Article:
Within the first few days of her life, Serenity, now 1 year old, was diagnosed with a partial atrioventricular septal defect, a hole between the chambers of the left and right sides of the heart, and severe leakage of her heart’s mitral valve.
Her mother, Heather, was told by the Children’s Hospital Foundation Heart Center team that Serenity would need surgery to repair the defect, and her long term prognosis would depend on how well her valve could be repaired to stop the leaking. The team recommended waiting before performing the surgery to allow Serenity to grow and get stronger, but when she stopped gaining weight around three months old they told Heather that it was time to move forward.
“Before they took Serenity to the OR, the last thing I said to the surgeon was, ‘Just fix my baby,’” Heather remembers. “The 8-hour surgery felt like it took so long, but they called me throughout the whole process to let me know when they had put Serenity to sleep, when they got her on the heart and lung bypass machine, when they had her chest open, and everything else. When I finally saw Serenity after surgery, it was sad to see her with her chest tubes, IV’s and monitoring equipment, but I was just so happy because she was alive and I knew things were going to get better.”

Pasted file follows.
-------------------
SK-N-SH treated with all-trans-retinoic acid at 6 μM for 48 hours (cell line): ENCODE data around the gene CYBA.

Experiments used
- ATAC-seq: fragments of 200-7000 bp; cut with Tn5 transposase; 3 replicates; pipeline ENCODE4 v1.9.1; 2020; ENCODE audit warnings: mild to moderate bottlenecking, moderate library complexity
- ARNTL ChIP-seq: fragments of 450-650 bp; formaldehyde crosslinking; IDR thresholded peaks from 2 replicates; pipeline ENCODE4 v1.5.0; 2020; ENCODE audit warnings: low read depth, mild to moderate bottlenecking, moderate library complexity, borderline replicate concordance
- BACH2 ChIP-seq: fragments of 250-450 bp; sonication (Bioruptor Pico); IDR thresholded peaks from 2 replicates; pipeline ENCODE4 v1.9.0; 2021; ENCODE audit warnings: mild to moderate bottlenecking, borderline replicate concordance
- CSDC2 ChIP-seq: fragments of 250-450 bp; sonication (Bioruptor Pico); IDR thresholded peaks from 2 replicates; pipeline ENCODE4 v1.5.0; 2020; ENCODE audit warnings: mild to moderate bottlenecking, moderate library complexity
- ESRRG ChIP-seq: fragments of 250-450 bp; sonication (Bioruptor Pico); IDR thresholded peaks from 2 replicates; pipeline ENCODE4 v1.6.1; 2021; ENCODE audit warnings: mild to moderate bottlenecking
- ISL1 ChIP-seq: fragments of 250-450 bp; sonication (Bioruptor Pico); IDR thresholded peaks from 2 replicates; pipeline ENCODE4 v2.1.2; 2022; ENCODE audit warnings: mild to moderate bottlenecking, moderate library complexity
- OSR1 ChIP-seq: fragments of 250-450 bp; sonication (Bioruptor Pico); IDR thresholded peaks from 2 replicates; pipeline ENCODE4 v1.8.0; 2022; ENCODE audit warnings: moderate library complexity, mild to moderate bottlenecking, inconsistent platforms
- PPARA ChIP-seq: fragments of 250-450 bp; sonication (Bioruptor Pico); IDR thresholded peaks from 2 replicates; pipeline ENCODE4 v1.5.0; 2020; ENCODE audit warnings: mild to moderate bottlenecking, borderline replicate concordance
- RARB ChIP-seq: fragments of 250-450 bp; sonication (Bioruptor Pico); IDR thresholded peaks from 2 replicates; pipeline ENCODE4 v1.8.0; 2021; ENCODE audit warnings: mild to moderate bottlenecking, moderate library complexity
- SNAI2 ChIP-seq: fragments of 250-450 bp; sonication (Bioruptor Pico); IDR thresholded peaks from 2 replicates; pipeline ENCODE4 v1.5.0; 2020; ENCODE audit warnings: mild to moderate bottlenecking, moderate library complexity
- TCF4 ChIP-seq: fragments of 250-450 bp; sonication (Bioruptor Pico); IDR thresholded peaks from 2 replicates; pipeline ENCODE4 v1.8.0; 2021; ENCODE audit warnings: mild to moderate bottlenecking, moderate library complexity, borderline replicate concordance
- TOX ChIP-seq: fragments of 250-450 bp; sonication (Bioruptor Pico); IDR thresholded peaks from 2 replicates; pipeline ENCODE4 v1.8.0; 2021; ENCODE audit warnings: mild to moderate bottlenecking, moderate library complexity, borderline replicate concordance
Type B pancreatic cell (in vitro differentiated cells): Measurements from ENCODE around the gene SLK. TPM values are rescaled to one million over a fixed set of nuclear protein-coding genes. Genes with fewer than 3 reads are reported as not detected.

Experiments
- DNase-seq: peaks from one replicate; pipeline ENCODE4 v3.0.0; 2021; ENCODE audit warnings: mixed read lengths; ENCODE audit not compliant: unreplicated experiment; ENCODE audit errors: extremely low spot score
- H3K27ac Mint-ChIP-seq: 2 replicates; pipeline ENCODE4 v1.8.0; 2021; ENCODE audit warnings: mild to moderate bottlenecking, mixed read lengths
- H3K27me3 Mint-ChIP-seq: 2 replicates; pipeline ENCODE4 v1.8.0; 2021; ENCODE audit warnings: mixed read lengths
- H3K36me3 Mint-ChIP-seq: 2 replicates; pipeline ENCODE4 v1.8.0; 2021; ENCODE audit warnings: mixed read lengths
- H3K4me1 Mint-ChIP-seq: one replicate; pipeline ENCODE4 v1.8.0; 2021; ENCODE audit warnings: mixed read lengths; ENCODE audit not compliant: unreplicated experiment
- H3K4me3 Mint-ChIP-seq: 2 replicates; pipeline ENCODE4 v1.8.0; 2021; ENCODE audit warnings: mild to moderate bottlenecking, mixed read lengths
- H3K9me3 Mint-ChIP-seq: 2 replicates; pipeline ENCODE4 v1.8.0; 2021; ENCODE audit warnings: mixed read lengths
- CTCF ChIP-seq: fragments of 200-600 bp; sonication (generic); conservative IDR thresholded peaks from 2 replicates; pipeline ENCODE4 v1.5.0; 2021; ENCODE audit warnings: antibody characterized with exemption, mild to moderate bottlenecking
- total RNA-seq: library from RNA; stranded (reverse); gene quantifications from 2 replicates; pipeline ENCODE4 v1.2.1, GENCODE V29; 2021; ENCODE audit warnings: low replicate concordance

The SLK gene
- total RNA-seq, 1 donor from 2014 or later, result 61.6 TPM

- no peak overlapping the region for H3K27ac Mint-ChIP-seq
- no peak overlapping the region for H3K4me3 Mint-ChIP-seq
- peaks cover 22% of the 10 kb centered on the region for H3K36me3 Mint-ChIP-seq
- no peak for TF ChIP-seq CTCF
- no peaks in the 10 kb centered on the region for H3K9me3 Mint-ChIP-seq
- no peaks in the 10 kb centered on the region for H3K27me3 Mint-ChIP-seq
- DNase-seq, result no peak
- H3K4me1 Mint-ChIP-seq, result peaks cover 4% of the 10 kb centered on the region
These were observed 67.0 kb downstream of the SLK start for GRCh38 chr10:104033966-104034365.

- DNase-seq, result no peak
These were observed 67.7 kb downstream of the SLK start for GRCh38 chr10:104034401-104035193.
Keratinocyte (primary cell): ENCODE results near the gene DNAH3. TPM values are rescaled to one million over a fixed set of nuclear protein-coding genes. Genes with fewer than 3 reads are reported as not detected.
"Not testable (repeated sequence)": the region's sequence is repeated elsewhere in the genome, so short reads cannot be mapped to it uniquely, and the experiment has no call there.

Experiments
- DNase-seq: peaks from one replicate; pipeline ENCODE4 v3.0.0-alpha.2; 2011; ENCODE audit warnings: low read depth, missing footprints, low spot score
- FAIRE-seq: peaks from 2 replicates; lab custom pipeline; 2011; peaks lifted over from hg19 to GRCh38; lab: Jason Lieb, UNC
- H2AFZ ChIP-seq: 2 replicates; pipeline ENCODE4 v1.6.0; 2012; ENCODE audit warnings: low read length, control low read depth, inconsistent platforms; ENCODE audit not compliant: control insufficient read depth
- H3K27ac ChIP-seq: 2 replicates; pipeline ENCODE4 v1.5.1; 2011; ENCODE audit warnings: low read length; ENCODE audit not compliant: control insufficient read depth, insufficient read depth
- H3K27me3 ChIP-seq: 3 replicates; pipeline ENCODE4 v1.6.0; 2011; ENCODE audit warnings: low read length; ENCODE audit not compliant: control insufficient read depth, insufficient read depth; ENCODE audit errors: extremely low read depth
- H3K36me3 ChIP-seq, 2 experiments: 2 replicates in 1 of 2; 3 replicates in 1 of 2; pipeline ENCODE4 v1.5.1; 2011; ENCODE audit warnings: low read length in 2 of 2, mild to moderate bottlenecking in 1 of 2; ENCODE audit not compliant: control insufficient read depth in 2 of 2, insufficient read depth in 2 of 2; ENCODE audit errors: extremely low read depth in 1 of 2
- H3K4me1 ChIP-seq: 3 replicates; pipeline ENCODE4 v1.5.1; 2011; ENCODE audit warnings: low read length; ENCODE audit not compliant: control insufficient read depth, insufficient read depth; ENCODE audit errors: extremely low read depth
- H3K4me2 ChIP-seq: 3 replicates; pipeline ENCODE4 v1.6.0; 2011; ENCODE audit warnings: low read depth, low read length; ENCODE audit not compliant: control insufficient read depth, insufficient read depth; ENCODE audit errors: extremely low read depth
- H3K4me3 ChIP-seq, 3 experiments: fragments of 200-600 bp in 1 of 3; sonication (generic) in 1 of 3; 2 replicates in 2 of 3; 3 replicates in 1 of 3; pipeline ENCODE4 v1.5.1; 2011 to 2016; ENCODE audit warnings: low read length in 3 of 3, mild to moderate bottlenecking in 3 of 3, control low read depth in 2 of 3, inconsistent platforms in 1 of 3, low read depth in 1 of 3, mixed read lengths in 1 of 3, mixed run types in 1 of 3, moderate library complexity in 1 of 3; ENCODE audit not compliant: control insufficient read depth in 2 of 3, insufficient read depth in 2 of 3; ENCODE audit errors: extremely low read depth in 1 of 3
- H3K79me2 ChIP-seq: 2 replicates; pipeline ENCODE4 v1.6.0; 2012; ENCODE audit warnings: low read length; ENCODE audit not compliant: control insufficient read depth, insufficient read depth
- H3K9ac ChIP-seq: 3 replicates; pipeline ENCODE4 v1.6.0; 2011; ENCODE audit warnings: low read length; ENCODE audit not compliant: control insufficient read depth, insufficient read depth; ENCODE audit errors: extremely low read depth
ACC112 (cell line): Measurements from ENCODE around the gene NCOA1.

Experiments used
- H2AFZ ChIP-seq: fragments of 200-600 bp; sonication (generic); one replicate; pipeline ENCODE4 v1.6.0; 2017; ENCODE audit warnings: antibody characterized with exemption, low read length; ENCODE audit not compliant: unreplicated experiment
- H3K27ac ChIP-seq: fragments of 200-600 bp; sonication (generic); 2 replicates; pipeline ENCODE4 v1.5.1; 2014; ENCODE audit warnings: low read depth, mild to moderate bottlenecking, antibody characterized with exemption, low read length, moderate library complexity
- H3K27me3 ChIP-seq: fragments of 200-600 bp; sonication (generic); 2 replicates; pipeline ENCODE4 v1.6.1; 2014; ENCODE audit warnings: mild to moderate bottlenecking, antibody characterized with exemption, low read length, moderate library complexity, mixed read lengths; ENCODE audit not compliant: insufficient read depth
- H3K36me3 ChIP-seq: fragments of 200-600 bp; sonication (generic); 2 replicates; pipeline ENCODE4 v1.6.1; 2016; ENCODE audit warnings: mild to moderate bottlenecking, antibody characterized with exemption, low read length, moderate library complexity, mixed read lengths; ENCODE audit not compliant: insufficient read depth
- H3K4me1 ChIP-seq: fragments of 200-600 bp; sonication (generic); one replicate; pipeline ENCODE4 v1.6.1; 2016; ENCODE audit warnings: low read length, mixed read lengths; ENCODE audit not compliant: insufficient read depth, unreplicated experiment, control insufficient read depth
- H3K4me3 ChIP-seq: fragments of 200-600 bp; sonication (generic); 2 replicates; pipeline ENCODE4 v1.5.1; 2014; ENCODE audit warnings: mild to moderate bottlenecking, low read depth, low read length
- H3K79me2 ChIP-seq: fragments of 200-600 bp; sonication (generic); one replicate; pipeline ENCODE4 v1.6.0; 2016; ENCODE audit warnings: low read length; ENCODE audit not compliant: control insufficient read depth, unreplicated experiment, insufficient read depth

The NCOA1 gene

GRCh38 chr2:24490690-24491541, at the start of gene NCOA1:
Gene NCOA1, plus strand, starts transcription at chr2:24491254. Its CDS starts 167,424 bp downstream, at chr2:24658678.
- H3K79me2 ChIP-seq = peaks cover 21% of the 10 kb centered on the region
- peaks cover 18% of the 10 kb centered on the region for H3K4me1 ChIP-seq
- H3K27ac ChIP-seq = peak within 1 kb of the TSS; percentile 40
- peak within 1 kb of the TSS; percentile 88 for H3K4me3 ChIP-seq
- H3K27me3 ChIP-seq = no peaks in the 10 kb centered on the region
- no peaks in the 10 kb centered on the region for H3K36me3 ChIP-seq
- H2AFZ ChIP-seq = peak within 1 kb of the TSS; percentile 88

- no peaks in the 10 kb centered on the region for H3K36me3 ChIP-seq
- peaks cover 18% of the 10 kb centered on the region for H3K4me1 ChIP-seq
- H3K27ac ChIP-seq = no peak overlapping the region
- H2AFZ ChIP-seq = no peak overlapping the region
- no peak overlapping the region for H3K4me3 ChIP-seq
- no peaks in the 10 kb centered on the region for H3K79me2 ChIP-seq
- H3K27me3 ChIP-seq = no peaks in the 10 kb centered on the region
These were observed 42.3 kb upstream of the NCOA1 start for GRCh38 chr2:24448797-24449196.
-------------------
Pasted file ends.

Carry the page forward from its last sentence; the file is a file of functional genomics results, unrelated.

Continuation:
Serenity’s surgery went smoothly, and the valve repair was perfect with virtually no leakage. Heather appreciated that all of the doctors and nurses were dedicated to taking care of her daughter and reaching milestones like getting Serenity’s chest tubes out so Heather could hold her and, just three days later, getting them back home.
“The whole experience was as great as it could have been,” Heather says. “Every single person was very adamant about making sure Serenity was okay. They really made me feel like family.”
Thanks to her life-saving heart surgery, Serenity was able to move past the complications she was born with and focus on more important things during her first year of life, like taking her first steps and saying her first words.